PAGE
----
That might sound like blatant promotion for my work and my book, but I’m absolutely convinced that this has been a gap in management theory.  Despite the widely acknowledged importance of ‘vision’ in leadership, little – if any – systematic support has been provided in terms of developing your visionary side as a leader in a responsible way.  Scholars, business schools and strategy textbooks agree that a vision is one of the most powerful instruments a leader can have.  And how you go about developing this side of your leadership has been met with tremendous silence.

It was my intention to fill part of this gap by offering a comprehensive perspective on the topic, original ideas, a developmental framework, various practices, and many stories and anecdotes to draw lessons from.

 

“Vision, the hallmark of leadership, is less a derivative of spreadsheets and more a product of the mind called imagination.” –Abraham Zaleznik

 

Learning to Be Visionary

How to Overcome Wasted Authority When You are Not the Leader

Bored Panel Of Judges Or Interviewers
This is a guest post by friend and mentor Bruce Rhoades, who retired after having run several companies. He reluctantly leaves his sail boat to help me with strategy. After convincing him to write here once, I am now hoping he becomes a regular contributor.

Wasted Authority – A Review

Some time ago, I wrote about poor leadership resulting from Wasted Authority.   In that post, I described wasted authority as a result of weak leadership that exhibits one or more of the following traits:

  • Indecisiveness when it is clear that a decision should be made;
  • Failure to take action when cultural expectations are violated or associates misbehave;
  • Inability to provide timely feedback to teach individuals and the organization;
  • Failure to frame an issue, articulate priorities and delegate to others;
  • Ignoring customer issues that the organization simply takes for granted;
  • Failure to address large, well-known issues openly and directly.

These traits result in an environment where:

  • Decisions are delayed by over-analyzing or waiting for consensus to emerge;
  • Poor behavior is overlooked; exceptional efforts and good performance are unrecognized;
  • Meeting topics wander off the agenda into excruciating detail;
  • Customers issues are ignored or met with half measures;
  • Important, uncomfortable topics are not openly discussed.

Working in an environment with wasted authority is very frustrating, wastes the time and talent of the organization and drains the energy of the organization.

 

 

What if You Are Not The Leader?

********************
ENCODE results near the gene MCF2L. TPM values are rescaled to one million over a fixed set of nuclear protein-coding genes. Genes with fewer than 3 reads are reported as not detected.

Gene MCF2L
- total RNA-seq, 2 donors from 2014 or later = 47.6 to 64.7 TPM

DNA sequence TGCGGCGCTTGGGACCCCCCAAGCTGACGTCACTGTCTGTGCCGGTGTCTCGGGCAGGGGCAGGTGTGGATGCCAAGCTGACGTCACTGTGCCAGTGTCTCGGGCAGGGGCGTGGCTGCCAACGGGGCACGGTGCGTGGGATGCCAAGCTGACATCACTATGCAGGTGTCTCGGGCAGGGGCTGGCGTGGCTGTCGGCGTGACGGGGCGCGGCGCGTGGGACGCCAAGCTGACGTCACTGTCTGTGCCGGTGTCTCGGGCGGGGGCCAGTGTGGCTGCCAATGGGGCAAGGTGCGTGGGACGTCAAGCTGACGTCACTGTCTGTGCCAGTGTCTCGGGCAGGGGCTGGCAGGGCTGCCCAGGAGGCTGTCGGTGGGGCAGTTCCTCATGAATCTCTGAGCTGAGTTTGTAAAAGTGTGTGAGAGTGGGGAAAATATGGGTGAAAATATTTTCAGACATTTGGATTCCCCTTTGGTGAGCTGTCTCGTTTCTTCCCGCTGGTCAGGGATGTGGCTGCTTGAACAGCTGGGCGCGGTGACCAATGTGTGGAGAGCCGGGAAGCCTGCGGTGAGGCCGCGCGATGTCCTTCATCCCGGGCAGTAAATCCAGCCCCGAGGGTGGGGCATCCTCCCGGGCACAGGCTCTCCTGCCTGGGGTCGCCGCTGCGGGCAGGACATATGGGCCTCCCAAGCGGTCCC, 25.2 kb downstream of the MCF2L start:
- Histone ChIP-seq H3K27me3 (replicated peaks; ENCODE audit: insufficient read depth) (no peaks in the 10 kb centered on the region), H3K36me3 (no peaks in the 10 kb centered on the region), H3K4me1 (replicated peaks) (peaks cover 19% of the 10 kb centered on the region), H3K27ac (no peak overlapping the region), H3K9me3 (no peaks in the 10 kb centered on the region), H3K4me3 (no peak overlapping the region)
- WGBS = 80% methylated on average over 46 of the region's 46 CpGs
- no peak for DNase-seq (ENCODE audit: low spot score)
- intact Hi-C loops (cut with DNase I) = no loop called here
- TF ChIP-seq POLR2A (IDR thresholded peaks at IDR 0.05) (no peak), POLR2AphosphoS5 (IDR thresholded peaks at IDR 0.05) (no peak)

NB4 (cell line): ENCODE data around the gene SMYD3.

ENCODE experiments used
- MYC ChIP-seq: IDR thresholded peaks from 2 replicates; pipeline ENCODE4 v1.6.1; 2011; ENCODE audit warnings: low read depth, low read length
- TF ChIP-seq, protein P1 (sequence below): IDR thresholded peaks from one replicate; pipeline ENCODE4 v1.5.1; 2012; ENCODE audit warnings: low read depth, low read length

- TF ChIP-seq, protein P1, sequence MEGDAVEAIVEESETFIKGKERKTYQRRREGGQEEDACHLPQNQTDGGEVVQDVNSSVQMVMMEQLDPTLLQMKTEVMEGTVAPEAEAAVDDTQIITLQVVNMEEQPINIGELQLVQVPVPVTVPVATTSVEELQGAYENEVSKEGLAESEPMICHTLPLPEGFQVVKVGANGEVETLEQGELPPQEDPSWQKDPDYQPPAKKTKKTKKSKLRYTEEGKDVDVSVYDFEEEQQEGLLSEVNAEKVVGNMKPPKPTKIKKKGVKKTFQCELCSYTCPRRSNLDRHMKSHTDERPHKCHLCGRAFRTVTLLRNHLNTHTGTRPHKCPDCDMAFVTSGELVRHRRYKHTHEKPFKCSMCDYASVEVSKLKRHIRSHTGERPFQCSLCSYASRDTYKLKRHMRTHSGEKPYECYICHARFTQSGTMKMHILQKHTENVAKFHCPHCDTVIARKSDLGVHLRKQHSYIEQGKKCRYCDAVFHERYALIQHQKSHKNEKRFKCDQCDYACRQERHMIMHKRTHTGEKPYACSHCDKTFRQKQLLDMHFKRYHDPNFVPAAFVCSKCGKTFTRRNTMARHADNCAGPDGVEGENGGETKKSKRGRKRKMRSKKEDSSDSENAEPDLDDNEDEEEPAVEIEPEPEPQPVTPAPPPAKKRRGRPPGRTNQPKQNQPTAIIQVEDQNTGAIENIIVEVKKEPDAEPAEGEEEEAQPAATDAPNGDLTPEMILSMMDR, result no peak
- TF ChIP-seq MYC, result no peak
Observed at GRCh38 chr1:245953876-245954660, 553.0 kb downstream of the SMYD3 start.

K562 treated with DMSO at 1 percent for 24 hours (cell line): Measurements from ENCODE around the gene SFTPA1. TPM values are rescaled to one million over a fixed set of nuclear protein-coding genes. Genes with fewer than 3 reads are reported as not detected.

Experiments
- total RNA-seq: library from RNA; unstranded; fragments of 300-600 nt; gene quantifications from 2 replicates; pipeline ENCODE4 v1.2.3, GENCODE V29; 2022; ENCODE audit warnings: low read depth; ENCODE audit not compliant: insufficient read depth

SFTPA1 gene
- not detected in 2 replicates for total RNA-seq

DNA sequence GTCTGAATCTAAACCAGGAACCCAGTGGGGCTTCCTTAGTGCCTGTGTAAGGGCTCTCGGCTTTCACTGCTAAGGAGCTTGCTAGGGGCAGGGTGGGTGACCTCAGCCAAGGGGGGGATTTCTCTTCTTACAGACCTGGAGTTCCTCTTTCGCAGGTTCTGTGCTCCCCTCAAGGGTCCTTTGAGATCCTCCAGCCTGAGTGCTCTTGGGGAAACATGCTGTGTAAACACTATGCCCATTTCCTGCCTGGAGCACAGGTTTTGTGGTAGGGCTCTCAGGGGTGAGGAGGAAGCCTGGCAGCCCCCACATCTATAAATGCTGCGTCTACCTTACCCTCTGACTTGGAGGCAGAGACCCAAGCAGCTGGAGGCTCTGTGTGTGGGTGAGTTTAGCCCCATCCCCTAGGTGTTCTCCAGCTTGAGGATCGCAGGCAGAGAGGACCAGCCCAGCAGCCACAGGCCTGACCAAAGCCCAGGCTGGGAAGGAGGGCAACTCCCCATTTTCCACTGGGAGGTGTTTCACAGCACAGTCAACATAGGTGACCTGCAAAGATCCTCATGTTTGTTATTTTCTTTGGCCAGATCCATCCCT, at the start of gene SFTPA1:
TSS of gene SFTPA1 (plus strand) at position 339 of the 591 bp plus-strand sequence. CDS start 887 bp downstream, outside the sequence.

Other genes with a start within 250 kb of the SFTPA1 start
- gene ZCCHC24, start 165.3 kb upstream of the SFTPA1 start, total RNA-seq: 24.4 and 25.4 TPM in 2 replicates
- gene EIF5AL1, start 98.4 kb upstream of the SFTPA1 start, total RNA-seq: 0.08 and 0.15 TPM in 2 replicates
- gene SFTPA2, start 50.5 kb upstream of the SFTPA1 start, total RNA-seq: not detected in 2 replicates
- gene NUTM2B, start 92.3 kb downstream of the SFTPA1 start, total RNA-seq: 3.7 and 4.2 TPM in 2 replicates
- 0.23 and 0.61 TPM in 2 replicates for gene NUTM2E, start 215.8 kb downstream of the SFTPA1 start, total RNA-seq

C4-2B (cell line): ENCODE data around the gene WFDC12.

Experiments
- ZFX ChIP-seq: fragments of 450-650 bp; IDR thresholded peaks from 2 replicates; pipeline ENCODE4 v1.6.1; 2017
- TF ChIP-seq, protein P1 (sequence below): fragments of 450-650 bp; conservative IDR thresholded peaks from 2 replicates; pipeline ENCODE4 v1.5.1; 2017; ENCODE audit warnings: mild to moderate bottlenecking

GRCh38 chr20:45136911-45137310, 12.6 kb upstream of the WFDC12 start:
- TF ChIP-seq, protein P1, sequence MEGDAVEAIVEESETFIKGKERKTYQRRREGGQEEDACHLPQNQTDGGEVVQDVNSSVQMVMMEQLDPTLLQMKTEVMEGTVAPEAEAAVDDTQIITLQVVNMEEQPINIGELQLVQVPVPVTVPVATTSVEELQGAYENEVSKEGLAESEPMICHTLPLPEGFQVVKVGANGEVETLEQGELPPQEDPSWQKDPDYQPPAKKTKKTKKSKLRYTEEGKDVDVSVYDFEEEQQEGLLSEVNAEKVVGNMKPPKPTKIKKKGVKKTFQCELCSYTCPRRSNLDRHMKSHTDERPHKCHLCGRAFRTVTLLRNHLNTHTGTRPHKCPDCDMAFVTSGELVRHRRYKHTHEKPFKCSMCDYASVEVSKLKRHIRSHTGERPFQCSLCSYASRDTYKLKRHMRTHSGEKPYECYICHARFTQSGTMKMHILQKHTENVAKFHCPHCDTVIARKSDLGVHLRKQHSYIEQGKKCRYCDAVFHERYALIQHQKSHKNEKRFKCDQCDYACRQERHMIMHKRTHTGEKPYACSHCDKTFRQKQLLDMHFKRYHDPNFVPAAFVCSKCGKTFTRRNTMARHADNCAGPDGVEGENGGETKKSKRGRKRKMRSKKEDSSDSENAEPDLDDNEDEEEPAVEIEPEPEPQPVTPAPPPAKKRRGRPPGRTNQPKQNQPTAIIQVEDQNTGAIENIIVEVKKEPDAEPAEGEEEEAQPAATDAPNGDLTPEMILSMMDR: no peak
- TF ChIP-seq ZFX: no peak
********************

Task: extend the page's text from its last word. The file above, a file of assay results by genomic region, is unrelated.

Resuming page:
If you are a leader and recognize your behavior in any of these traits, it is time to adjust your style to be more decisive, open, focused and action-oriented. There is a lot a leader can easily do to stop his/her own wasted authority behavior.

But what if you are not the leader and are subjected to wasted authority by one or more of the leaders of your organization? What can you do to help change the environment? How can you lead when you are not the one who should? Even though you are not the one in charge, there are several actions you and others can take to improve specific situations and change the environment. Consider the following actions to overcome wasted authority.

 

“Wasted authority results in weak organizations.” -Bruce Rhoades

 

Indecisiveness

Agree on the Alternatives

When confronted with indecisiveness from the leader, start by making sure everyone agrees to options or alternatives for the decision. For example, say, “Can we simply list the alternatives for this decision?” and then start the list – write it down on a flip chart or whiteboard for the leader or group. You should make the list of alternatives as short as possible, ideally just 2 or 3, and prioritize them.

Define What is Needed and Schedule Closure

The next step is to ask, “If we cannot choose one of these options, what additional information do we need to decide?” List what is required. Then determine who is responsible to get the information. Agree who is going to do what and make assignments. Finally, ask when the group can reconvene to review the structured options and make a decision.

Many times with this approach, a group will be able to make a decision at the time. But if not, this process will structure the alternatives, establish concrete actions and decide when to decide! Another term I like to use is “scheduled closure.”

Orchestrate Support of Others